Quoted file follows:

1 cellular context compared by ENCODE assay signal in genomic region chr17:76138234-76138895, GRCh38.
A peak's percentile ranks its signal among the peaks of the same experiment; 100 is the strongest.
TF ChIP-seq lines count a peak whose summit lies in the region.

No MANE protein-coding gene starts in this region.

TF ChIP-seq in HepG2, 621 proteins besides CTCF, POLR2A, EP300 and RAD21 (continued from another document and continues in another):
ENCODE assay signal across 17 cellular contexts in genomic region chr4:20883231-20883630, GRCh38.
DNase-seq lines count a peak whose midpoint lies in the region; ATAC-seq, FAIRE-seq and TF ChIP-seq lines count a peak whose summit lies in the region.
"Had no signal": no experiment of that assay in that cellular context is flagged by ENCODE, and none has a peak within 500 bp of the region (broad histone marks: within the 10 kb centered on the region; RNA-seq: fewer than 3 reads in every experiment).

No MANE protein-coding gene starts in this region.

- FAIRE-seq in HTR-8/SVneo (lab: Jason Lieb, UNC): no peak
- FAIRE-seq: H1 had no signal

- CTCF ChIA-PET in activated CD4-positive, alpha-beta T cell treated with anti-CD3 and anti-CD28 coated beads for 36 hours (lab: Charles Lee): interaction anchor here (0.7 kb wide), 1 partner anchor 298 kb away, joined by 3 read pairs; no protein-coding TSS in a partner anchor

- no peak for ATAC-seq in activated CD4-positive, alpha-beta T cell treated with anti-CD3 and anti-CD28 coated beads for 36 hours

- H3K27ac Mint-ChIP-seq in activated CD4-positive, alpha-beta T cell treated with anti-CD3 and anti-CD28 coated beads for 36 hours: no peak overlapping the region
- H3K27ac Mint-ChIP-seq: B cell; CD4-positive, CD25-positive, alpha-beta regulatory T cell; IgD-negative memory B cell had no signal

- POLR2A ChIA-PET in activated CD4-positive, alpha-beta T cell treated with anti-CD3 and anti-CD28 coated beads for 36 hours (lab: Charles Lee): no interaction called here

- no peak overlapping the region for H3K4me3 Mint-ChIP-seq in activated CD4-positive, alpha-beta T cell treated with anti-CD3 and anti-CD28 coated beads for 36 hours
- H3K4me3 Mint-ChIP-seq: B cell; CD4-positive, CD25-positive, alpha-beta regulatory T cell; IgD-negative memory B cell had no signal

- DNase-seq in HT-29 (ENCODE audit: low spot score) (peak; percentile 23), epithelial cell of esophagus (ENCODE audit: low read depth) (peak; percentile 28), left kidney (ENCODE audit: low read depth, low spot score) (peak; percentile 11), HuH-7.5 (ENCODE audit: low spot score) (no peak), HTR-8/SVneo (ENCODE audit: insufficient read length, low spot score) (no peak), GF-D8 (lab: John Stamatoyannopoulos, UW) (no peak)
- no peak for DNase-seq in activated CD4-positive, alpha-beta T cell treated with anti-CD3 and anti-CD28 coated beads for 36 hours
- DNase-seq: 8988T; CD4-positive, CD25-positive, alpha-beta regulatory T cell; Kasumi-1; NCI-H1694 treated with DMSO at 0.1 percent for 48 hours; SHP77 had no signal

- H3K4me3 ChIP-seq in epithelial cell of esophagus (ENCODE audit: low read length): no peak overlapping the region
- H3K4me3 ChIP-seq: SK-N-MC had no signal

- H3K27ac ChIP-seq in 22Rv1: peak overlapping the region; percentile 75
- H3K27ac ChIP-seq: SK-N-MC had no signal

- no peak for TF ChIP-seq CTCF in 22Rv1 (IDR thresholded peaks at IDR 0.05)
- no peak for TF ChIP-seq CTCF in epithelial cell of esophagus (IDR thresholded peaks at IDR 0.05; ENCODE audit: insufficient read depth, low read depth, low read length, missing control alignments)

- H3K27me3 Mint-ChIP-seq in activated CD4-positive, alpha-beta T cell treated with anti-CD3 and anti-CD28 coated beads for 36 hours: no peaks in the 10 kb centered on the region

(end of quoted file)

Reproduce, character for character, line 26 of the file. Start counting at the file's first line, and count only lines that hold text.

- no peak for TF ChIP-seq CTCF in 22Rv1 (IDR thresholded peaks at IDR 0.05)